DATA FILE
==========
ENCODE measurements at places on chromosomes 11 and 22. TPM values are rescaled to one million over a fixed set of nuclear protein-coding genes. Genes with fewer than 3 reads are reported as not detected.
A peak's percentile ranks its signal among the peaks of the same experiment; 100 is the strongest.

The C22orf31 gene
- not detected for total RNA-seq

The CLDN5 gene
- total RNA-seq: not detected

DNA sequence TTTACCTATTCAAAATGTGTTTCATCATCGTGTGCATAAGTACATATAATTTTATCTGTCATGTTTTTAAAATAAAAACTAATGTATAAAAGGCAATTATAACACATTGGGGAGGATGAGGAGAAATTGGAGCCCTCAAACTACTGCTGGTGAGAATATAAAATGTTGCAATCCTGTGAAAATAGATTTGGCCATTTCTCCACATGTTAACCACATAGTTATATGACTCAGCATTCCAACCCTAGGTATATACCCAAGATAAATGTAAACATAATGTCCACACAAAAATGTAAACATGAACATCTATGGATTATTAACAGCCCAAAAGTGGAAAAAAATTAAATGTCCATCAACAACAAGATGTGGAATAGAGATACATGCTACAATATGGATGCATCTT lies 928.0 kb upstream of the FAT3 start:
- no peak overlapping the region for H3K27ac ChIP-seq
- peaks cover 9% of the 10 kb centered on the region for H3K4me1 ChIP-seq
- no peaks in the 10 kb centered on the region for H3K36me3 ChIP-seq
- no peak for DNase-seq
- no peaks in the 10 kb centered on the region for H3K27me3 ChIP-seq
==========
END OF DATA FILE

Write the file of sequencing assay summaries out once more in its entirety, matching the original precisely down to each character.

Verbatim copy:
ENCODE measurements at places on chromosomes 11 and 22. TPM values are rescaled to one million over a fixed set of nuclear protein-coding genes. Genes with fewer than 3 reads are reported as not detected.
A peak's percentile ranks its signal among the peaks of the same experiment; 100 is the strongest.

The C22orf31 gene
- not detected for total RNA-seq

The CLDN5 gene
- total RNA-seq: not detected

DNA sequence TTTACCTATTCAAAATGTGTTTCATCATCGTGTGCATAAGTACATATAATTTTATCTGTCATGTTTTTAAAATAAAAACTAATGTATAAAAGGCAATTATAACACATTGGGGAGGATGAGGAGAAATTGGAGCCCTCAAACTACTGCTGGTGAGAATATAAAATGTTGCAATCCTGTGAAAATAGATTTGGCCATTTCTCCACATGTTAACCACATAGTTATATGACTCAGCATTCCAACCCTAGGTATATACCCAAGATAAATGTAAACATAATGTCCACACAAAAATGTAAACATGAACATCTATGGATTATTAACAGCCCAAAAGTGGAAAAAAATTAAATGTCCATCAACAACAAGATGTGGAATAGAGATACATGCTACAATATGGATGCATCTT lies 928.0 kb upstream of the FAT3 start:
- no peak overlapping the region for H3K27ac ChIP-seq
- peaks cover 9% of the 10 kb centered on the region for H3K4me1 ChIP-seq
- no peaks in the 10 kb centered on the region for H3K36me3 ChIP-seq
- no peak for DNase-seq
- no peaks in the 10 kb centered on the region for H3K27me3 ChIP-seq